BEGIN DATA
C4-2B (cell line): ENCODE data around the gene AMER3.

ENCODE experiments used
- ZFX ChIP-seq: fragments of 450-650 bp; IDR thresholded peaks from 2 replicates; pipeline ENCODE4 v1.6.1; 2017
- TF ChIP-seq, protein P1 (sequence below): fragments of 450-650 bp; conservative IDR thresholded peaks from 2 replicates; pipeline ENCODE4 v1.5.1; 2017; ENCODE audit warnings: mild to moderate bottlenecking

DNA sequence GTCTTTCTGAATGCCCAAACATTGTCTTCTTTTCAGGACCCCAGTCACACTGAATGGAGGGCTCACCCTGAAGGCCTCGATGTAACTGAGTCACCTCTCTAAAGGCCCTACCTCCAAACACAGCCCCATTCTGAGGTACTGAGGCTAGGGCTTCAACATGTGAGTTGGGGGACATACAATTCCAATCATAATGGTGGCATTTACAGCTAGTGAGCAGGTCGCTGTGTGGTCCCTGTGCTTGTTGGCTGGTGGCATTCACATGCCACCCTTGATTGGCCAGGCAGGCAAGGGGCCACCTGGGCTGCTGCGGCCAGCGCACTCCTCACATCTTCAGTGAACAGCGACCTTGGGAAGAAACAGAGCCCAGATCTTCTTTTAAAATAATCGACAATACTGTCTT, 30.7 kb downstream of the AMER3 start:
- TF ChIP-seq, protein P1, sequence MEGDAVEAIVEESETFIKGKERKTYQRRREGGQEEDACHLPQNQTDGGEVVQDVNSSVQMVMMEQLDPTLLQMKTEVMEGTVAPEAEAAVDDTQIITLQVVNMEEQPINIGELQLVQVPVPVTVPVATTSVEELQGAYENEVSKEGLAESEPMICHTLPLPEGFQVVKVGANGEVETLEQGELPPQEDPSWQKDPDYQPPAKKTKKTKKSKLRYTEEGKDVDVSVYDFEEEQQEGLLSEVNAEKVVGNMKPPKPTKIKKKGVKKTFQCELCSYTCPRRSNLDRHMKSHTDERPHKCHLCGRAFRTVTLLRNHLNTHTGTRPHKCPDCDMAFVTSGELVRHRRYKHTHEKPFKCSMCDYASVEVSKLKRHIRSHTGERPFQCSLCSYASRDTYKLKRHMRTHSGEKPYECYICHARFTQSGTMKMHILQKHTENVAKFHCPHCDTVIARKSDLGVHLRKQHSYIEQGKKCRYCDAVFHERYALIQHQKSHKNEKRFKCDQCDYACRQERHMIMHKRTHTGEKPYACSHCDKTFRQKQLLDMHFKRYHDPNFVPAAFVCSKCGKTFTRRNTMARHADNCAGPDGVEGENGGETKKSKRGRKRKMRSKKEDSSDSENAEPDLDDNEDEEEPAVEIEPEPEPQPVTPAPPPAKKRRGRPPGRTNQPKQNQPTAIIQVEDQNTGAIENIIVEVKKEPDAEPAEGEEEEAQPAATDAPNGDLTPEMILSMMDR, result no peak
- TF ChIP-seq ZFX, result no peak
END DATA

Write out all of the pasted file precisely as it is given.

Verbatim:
C4-2B (cell line): ENCODE data around the gene AMER3.

ENCODE experiments used
- ZFX ChIP-seq: fragments of 450-650 bp; IDR thresholded peaks from 2 replicates; pipeline ENCODE4 v1.6.1; 2017
- TF ChIP-seq, protein P1 (sequence below): fragments of 450-650 bp; conservative IDR thresholded peaks from 2 replicates; pipeline ENCODE4 v1.5.1; 2017; ENCODE audit warnings: mild to moderate bottlenecking

DNA sequence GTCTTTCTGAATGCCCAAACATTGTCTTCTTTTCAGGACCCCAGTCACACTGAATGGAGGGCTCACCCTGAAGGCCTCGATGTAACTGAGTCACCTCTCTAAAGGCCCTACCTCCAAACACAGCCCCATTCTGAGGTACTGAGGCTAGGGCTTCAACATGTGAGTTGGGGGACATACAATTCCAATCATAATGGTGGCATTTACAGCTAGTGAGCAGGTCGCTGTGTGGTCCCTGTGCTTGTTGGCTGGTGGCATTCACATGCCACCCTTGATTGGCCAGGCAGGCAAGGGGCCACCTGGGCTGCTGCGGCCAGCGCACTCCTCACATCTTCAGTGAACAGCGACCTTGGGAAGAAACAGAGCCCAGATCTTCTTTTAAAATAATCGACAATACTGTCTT, 30.7 kb downstream of the AMER3 start:
- TF ChIP-seq, protein P1, sequence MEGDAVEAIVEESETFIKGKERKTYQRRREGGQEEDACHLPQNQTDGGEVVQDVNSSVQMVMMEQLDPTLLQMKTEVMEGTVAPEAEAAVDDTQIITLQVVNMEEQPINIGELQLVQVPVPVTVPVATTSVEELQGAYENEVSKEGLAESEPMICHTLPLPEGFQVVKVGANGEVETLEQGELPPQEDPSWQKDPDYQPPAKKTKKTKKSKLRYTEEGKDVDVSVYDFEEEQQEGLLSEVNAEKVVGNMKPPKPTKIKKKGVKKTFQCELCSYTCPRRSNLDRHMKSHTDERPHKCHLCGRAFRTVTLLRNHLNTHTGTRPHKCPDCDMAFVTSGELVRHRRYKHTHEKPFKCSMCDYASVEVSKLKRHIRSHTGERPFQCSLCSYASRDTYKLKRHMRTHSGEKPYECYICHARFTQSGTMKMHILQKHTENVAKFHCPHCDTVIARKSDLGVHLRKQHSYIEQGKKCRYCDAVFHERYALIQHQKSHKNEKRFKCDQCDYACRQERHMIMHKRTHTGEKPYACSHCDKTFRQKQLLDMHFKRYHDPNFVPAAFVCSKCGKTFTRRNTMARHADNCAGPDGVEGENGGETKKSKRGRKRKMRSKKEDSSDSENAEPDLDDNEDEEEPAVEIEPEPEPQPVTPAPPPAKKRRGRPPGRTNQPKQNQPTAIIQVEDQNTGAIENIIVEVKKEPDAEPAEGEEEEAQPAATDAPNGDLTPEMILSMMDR, result no peak
- TF ChIP-seq ZFX, result no peak